Annie England Noblin is the author of the new novel The Sisters Hemingway. Her other novels include Just Fine with Caroline and Pupcakes. Her work has appeared in a variety of publications, including the Red Booth Review and the Moon City Review, and she lives in the Missouri Ozarks.
Q: How did you come up with the idea for The Sisters Hemingway, and for the characters' names?
A: I’d been reading quite a bit of historical fiction about the Lost Generation and specifically about Ernest Hemingway and his wives. In general, I find Hemingway himself to be kind of the worst, but his personal life was fascinating. I wanted to honor the women who were married to him in some way, which is how I came up with the names for each of the sisters in the novel.
Q: Why did you decide to focus on the relationship between sisters in the novel?
A: For the last 20 years, I’ve had two best friends. We were more like sisters, and I wanted to focus on that relationship. At the time, one of them was struggling with a cancer diagnosis. She died in October of 2016, and this book is the culmination of that 20-year relationship with those two women and the loss, love, and understanding that comes along with being so close to another human being.
Q: The book takes place in a small town in the Ozarks. How important is setting to you in your writing?
A: Very important. I’d say for this book, as well as the first Cold River novel, it is all-important. The Sisters Hemingway doesn’t exist without Cold River. The women wouldn’t be who they are without the house they grew up in or the land they grew up on. None of the characters would be the same without the setting.
I want the setting in this novel to feel like another character—someone you grow to love and at times are frustrated with throughout the book.
Q: The novel is told through each sister's perspective. Did you write the book in the order in which it appears, or did you focus more on one character before turning to another?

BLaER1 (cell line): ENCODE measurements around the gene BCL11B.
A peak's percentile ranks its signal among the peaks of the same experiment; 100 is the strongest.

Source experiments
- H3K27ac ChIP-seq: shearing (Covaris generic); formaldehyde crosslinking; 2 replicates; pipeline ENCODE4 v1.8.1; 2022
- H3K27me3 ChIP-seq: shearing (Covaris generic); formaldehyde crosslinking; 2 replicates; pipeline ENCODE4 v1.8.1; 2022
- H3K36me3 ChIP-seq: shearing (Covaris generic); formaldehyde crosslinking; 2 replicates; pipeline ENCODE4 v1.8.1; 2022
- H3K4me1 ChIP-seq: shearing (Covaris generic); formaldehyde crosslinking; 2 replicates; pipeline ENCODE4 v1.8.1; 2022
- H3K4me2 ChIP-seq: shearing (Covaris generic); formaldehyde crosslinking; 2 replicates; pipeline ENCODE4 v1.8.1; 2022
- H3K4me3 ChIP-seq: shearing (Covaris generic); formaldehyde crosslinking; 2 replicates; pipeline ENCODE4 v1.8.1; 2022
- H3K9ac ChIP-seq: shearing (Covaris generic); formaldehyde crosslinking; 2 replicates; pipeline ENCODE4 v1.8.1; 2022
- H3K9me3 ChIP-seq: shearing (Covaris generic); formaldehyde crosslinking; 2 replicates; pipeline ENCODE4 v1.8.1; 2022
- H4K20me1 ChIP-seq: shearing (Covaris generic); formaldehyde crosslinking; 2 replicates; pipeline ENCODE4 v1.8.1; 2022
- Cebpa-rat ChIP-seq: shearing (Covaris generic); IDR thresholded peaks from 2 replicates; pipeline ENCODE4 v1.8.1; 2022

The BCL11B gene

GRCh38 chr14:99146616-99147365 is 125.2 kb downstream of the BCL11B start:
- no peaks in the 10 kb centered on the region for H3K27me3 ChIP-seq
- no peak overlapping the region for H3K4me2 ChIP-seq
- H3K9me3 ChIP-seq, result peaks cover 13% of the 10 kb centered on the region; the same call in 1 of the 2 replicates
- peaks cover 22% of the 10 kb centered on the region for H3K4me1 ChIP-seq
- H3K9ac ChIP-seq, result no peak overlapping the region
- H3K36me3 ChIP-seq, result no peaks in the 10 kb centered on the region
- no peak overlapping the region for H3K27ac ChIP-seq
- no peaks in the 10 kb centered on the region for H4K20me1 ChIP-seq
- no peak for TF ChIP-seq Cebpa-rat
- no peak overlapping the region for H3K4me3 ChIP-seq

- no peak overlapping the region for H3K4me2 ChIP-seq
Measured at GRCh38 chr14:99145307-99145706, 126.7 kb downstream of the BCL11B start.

A: I’m a very linear writer. I like to write from start to finish, which meant I wrote each sister’s part as it came. I don’t like to jump back and forth from beginning, middle, and end when I’m writing, because what if a character changes from the first of the book to the middle? Her reaction to a situation might not be the same. The way she speaks may not be the same, and certainly what’s going on in her head won’t be the same.
My characters don’t always reveal themselves to me all at once. I am forced to get to know them scene by scene and chapter by chapter. It’s frustrating sometimes, but in the end, it’s always very rewarding.
Q: What are you working on now?
A: Right now, I’m working on my sixth novel, tentatively titled Maps for the Getaway. It’s about three best friends in their 40s on a road trip to relive their senior year of high school. It has everything I’ve ever wanted to write about in a novel, and I am so excited to finally be able to write it.
Q: Anything else we should know?
A: If you read the first Cold River novel, Just Fine With Caroline, before The Sisters Hemingway, you’ll understand more about the setting, and it will make the reading more fun with repeat characters and storylines. However, it isn’t necessary to read the first Cold River novel. Each book stands on its own.
--Interview with Deborah Kalb